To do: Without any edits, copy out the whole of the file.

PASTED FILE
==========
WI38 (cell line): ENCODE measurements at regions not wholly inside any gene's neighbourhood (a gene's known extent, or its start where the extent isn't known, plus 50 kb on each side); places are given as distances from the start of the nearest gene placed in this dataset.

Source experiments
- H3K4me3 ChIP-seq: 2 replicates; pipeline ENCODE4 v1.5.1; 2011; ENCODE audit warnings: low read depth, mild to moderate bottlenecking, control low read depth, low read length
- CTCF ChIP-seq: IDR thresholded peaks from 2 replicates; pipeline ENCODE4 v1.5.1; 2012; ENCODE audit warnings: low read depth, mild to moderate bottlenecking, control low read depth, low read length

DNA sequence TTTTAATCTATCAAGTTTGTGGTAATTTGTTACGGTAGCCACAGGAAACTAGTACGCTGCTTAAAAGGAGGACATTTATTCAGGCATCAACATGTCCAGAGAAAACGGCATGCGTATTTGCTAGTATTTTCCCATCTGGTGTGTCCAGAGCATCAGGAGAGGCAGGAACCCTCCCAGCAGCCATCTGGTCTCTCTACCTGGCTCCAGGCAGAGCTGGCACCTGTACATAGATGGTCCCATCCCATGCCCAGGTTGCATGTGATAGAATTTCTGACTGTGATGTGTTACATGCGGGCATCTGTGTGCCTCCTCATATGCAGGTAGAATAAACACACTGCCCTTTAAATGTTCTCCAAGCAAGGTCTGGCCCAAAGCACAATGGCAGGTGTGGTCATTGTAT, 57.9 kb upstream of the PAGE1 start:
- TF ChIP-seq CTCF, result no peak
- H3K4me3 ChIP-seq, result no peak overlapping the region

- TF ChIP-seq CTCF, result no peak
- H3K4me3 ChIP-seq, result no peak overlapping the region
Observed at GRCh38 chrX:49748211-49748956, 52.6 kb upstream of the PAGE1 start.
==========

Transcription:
WI38 (cell line): ENCODE measurements at regions not wholly inside any gene's neighbourhood (a gene's known extent, or its start where the extent isn't known, plus 50 kb on each side); places are given as distances from the start of the nearest gene placed in this dataset.

Source experiments
- H3K4me3 ChIP-seq: 2 replicates; pipeline ENCODE4 v1.5.1; 2011; ENCODE audit warnings: low read depth, mild to moderate bottlenecking, control low read depth, low read length
- CTCF ChIP-seq: IDR thresholded peaks from 2 replicates; pipeline ENCODE4 v1.5.1; 2012; ENCODE audit warnings: low read depth, mild to moderate bottlenecking, control low read depth, low read length

DNA sequence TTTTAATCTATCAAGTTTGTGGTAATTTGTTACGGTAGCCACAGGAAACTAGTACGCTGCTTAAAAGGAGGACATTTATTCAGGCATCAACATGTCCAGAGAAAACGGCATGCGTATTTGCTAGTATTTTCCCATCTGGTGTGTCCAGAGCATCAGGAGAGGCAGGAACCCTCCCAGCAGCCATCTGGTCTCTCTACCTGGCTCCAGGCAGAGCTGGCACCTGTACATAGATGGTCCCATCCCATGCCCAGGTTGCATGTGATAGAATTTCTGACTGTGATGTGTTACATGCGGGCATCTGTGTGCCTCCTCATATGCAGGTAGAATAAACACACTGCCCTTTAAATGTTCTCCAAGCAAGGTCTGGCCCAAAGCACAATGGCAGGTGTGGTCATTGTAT, 57.9 kb upstream of the PAGE1 start:
- TF ChIP-seq CTCF, result no peak
- H3K4me3 ChIP-seq, result no peak overlapping the region

- TF ChIP-seq CTCF, result no peak
- H3K4me3 ChIP-seq, result no peak overlapping the region
Observed at GRCh38 chrX:49748211-49748956, 52.6 kb upstream of the PAGE1 start.